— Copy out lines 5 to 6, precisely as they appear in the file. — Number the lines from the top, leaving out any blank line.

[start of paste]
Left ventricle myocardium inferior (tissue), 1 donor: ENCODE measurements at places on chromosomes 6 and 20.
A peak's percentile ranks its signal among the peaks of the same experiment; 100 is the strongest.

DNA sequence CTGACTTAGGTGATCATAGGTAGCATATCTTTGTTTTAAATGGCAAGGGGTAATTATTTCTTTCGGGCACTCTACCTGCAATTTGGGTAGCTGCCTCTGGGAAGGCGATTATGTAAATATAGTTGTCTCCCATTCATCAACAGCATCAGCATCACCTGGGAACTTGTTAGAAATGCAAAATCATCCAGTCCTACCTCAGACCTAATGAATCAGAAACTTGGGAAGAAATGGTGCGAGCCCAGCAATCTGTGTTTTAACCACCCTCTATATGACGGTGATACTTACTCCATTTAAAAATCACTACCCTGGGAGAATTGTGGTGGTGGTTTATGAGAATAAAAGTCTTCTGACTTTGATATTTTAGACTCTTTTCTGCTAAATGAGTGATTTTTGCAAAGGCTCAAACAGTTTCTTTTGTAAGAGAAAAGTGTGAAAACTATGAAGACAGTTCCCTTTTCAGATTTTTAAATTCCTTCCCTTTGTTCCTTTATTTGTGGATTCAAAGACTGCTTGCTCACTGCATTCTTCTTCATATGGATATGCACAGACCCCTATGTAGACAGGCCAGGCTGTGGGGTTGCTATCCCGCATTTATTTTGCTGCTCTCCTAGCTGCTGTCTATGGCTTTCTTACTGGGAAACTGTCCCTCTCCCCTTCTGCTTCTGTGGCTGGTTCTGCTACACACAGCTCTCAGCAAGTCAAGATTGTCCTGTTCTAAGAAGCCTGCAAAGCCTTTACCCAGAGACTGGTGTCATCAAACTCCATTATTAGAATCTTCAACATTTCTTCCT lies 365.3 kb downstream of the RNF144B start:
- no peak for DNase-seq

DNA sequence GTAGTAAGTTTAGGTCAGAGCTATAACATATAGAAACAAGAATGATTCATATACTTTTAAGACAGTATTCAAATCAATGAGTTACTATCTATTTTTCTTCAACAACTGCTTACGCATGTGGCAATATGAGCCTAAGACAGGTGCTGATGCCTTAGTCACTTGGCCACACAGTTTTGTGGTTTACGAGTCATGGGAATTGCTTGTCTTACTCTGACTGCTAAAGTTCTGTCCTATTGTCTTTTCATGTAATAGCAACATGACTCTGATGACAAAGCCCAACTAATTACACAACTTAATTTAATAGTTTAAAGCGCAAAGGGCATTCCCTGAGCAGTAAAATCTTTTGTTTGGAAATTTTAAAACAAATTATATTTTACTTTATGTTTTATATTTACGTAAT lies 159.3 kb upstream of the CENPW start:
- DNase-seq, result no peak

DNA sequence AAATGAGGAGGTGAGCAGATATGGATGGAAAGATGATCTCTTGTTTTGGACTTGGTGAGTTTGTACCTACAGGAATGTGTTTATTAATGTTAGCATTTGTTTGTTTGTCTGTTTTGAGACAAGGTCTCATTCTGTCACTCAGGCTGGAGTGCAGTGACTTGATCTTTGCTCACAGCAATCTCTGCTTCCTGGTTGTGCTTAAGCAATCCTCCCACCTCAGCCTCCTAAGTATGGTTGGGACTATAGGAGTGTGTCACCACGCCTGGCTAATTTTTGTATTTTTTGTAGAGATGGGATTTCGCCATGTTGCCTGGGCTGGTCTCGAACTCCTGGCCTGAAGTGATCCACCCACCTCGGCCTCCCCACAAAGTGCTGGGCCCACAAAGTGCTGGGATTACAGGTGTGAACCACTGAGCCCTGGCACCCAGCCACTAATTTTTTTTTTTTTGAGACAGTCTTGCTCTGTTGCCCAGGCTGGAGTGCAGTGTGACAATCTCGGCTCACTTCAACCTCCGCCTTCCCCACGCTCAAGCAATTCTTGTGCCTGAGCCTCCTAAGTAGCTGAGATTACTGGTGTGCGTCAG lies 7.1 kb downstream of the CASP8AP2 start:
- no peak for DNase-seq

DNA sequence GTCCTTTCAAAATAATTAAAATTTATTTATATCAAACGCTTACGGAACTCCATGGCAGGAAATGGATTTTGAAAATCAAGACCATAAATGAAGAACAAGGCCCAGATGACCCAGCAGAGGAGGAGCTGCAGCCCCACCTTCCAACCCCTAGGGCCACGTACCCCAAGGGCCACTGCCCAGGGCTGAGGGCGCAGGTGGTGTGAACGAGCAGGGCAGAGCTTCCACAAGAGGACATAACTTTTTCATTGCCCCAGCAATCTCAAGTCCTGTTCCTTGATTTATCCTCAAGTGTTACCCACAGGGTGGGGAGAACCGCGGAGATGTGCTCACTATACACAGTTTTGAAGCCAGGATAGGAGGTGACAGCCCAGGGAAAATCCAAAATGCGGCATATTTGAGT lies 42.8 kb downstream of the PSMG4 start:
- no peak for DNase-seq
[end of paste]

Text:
DNA sequence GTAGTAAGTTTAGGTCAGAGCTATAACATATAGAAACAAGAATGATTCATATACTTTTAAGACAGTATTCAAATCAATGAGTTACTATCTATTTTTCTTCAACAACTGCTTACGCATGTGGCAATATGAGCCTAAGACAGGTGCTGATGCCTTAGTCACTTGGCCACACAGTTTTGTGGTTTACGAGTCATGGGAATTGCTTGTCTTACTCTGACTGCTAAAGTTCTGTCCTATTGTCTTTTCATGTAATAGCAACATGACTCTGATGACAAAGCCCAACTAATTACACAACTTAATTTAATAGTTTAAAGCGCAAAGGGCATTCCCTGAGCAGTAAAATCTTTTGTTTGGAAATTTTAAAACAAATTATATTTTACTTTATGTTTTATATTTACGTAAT lies 159.3 kb upstream of the CENPW start:
- DNase-seq, result no peak